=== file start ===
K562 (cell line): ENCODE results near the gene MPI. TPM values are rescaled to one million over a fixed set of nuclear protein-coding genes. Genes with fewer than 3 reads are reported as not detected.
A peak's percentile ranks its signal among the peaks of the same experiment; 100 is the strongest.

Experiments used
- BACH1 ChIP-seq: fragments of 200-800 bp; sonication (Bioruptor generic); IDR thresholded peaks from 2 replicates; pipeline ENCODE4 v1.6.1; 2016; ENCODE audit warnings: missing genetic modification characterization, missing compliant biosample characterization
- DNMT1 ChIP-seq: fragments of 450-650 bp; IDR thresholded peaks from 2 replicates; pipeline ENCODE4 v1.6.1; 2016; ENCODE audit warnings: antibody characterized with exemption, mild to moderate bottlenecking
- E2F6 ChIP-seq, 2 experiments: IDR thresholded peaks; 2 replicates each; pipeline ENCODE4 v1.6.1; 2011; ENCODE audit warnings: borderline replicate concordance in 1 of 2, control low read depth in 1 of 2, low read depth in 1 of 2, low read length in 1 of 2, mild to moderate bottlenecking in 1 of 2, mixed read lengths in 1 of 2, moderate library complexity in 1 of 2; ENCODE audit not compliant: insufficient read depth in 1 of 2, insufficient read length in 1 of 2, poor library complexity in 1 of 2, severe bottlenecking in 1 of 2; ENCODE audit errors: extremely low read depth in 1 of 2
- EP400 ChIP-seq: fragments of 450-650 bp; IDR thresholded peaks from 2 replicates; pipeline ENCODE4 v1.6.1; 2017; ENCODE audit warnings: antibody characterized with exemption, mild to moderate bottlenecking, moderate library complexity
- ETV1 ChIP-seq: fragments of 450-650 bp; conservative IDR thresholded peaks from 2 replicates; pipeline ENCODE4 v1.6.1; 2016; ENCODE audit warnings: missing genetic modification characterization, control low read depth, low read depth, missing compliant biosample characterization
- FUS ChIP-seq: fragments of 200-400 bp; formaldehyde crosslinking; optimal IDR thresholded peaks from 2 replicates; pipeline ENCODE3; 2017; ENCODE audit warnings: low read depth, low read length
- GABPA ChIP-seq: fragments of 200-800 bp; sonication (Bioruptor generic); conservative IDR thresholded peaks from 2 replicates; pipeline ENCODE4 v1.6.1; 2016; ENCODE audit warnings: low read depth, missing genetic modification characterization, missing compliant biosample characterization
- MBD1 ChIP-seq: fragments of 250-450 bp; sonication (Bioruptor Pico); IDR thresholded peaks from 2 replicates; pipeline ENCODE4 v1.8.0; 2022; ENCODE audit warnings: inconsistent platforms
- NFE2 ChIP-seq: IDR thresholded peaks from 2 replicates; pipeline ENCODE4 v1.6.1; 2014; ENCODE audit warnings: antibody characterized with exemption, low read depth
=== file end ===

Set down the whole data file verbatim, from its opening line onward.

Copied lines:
K562 (cell line): ENCODE results near the gene MPI. TPM values are rescaled to one million over a fixed set of nuclear protein-coding genes. Genes with fewer than 3 reads are reported as not detected.
A peak's percentile ranks its signal among the peaks of the same experiment; 100 is the strongest.

Experiments used
- BACH1 ChIP-seq: fragments of 200-800 bp; sonication (Bioruptor generic); IDR thresholded peaks from 2 replicates; pipeline ENCODE4 v1.6.1; 2016; ENCODE audit warnings: missing genetic modification characterization, missing compliant biosample characterization
- DNMT1 ChIP-seq: fragments of 450-650 bp; IDR thresholded peaks from 2 replicates; pipeline ENCODE4 v1.6.1; 2016; ENCODE audit warnings: antibody characterized with exemption, mild to moderate bottlenecking
- E2F6 ChIP-seq, 2 experiments: IDR thresholded peaks; 2 replicates each; pipeline ENCODE4 v1.6.1; 2011; ENCODE audit warnings: borderline replicate concordance in 1 of 2, control low read depth in 1 of 2, low read depth in 1 of 2, low read length in 1 of 2, mild to moderate bottlenecking in 1 of 2, mixed read lengths in 1 of 2, moderate library complexity in 1 of 2; ENCODE audit not compliant: insufficient read depth in 1 of 2, insufficient read length in 1 of 2, poor library complexity in 1 of 2, severe bottlenecking in 1 of 2; ENCODE audit errors: extremely low read depth in 1 of 2
- EP400 ChIP-seq: fragments of 450-650 bp; IDR thresholded peaks from 2 replicates; pipeline ENCODE4 v1.6.1; 2017; ENCODE audit warnings: antibody characterized with exemption, mild to moderate bottlenecking, moderate library complexity
- ETV1 ChIP-seq: fragments of 450-650 bp; conservative IDR thresholded peaks from 2 replicates; pipeline ENCODE4 v1.6.1; 2016; ENCODE audit warnings: missing genetic modification characterization, control low read depth, low read depth, missing compliant biosample characterization
- FUS ChIP-seq: fragments of 200-400 bp; formaldehyde crosslinking; optimal IDR thresholded peaks from 2 replicates; pipeline ENCODE3; 2017; ENCODE audit warnings: low read depth, low read length
- GABPA ChIP-seq: fragments of 200-800 bp; sonication (Bioruptor generic); conservative IDR thresholded peaks from 2 replicates; pipeline ENCODE4 v1.6.1; 2016; ENCODE audit warnings: low read depth, missing genetic modification characterization, missing compliant biosample characterization
- MBD1 ChIP-seq: fragments of 250-450 bp; sonication (Bioruptor Pico); IDR thresholded peaks from 2 replicates; pipeline ENCODE4 v1.8.0; 2022; ENCODE audit warnings: inconsistent platforms
- NFE2 ChIP-seq: IDR thresholded peaks from 2 replicates; pipeline ENCODE4 v1.6.1; 2014; ENCODE audit warnings: antibody characterized with exemption, low read depth